Free Webinar: Revenue Recognition - The New Standard and What it Means for Government Contractors

Across industries today there is wide-ranging disparity in how revenue recognition guidance is applied. This is often true even within specific industries. In an attempt to reduce the inconsistencies in practice and the complexity inherent in current revenue recognition guidance, the Financial Accounting Standards Board (FASB) and the International Accounting Standards Board (IASB) issued their converged standard on revenue recognition in May 2014. This new guidance is meant to provide a comprehensive, industry-neutral revenue recognition model.

RyanSharkey is pleased to present an upcoming webinar, Revenue Recognition - The New Standard and What it Means for Government Contractors, intended for professionals in the areas of: 

  • Accounting or Finance 
  • Compliance, Internal Audit, Internal Controls
  • Program or Contract Management 
  • IT Professionals

Click here for more information and to register.

The new revenue recognition standard eliminates the transaction and industry-specific revenue recognition guidance under current GAAP and replaces it with a principle-based approach for determining revenue recognition. The model in the new standard is a five-step model that results in an entity recording revenue to depict the transfer of promised goods or services to customers in an amount that reflects the consideration to which the entity expects to be entitled in exchange for those goods or services. Revenue is recognized based on the satisfaction of performance obligations, which occurs when control of a good or service transfers to a customer.

Just five steps – sounds easy doesn’t it? As is so often the case the devil is in the details, which is no exception here. Application of the model to a company’s current revenue streams requires a thorough understanding of not only the new model, but also of new terms and concepts. This can (and likely will), result in significant changes to how much and when companies recognize revenue. Some of the issues expected to specifically affect government contracting firms are as follows:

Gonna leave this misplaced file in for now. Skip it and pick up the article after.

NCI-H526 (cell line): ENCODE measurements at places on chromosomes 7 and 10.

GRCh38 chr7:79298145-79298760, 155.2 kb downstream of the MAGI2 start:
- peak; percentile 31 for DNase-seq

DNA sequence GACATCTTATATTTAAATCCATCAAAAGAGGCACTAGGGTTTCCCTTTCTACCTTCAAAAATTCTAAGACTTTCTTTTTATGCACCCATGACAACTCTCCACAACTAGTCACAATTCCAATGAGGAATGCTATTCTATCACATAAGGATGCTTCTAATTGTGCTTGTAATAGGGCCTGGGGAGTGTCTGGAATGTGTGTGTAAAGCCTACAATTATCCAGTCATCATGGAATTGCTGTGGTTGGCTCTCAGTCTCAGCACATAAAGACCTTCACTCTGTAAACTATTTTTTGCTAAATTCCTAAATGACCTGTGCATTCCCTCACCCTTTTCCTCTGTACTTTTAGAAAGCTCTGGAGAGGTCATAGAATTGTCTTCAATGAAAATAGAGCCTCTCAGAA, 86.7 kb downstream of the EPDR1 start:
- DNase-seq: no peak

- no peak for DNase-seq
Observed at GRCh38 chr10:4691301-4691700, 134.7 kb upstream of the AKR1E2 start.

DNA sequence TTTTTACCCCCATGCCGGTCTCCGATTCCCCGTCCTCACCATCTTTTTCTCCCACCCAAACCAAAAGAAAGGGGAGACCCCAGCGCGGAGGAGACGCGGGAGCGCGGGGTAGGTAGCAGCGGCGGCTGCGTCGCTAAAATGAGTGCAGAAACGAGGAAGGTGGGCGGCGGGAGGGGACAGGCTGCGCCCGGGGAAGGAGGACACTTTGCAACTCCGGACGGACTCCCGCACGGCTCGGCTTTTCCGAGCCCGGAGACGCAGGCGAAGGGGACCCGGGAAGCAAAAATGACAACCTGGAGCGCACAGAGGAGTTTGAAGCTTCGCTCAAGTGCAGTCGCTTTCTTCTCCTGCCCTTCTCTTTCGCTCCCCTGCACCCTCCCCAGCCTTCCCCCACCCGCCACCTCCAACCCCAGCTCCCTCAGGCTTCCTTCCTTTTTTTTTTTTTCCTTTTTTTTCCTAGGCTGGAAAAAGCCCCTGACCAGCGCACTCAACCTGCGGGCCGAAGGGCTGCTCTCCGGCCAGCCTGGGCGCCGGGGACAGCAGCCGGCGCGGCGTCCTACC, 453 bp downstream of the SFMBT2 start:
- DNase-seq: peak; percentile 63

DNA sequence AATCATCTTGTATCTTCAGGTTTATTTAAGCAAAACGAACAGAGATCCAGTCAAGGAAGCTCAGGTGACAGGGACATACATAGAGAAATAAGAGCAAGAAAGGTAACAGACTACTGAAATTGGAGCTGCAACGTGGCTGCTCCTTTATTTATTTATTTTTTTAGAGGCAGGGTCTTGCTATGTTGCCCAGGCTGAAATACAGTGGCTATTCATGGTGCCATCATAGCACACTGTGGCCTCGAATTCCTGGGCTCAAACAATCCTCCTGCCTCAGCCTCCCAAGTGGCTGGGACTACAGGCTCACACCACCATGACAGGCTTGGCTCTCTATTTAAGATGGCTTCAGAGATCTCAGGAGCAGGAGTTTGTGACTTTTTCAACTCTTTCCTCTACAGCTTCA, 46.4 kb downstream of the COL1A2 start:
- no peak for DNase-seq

• Identifying the unit(s) of account – contracts vs. performance obligations
  • Variable consideration – accounting for award/incentive fees and claims
  • Satisfaction of a performance obligation over time – reassessing if percentage of completion is still effective
  • Contract modifications – changes to the current accounting practices
  • Recognition of contract assets and liabilities – changes to how unbilled receivables and deferred revenue are accounted for

What you will learn

You will come away with an understanding of the model set out under the new revenue recognition standard and challenges facing the government contracting industry as a result of its issuance. Specifically related to the government contracting industry. You will gain insights on where to focus as you evaluate current financial reporting processes for compliance with the new standard.

Not sure if you should attend?

The new standard is effective in 2018 for public companies and in 2019 for private companies. Given the scope of the change, it is important that all accounting and finance personnel understand how the new standard will affect their industry so that preparations can be made in advance of the effective date. As a result of changes made, the compliance and information systems functions at companies will likely also be affected. Compliance professionals including those in charge of contracts administration, internal controls, internal audit, etc. should be aware of changes affecting the respective roles. IT professionals will need to understand how changes resulting from the new standard will affect a company’s process for collecting and processing financial and other information.

Click here for more information and to register.

For more information on government contracting, please contact Ed Ryan, CPA at 703.652.1124 or please feel free to leave us a message below.

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Material discussed in this article is meant to provide general information and should not be acted on without professional advice tailored to your firm’s individual needs.

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